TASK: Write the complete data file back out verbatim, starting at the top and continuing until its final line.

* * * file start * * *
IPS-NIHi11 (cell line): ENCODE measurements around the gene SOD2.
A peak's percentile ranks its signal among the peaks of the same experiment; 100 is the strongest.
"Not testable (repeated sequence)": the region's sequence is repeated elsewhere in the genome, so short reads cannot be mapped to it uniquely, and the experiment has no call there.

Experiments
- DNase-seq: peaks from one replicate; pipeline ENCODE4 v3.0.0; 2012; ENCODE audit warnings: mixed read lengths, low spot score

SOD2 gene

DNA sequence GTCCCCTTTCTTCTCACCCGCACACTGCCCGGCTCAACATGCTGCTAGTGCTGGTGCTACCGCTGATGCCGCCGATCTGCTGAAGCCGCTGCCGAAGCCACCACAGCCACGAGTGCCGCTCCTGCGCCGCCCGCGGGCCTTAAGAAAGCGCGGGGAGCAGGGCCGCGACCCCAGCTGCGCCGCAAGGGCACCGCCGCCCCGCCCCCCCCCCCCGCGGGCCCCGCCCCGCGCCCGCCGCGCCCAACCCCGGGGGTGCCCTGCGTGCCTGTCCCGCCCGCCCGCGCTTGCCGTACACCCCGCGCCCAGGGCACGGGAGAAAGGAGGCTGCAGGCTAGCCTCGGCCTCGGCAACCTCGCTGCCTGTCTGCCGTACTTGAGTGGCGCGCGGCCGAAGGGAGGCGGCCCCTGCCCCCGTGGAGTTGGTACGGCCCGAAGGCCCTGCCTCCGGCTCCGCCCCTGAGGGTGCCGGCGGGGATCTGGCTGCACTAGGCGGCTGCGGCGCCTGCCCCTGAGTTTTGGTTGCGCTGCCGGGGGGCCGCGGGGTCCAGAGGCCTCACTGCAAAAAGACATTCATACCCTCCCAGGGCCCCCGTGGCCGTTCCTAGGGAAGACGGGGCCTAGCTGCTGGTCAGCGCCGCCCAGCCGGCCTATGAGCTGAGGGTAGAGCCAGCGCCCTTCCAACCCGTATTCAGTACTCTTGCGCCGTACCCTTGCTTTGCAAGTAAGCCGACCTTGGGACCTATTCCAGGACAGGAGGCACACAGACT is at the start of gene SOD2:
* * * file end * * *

IPS-NIHi11 (cell line): ENCODE measurements around the gene SOD2.
A peak's percentile ranks its signal among the peaks of the same experiment; 100 is the strongest.
"Not testable (repeated sequence)": the region's sequence is repeated elsewhere in the genome, so short reads cannot be mapped to it uniquely, and the experiment has no call there.

Experiments
- DNase-seq: peaks from one replicate; pipeline ENCODE4 v3.0.0; 2012; ENCODE audit warnings: mixed read lengths, low spot score

SOD2 gene

DNA sequence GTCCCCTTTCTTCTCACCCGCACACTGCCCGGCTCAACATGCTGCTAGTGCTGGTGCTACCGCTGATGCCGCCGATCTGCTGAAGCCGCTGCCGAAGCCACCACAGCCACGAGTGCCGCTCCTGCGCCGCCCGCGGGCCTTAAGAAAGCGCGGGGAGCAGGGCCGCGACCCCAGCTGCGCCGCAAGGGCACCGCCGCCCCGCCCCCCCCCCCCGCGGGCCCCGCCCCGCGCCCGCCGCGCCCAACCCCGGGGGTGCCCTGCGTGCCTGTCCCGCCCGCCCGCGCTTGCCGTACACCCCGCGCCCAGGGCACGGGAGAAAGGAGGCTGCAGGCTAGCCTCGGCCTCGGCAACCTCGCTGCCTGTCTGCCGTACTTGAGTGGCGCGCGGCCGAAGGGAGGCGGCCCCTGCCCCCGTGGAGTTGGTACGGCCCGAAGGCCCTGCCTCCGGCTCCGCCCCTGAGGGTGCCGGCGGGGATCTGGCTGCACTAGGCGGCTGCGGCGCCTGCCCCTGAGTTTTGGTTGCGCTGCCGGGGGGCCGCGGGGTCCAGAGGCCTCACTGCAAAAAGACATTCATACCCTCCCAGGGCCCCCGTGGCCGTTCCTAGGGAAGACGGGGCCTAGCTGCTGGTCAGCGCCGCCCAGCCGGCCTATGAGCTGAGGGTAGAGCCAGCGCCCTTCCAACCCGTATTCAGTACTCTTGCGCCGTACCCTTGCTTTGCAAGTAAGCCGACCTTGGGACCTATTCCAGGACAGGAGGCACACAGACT is at the start of gene SOD2: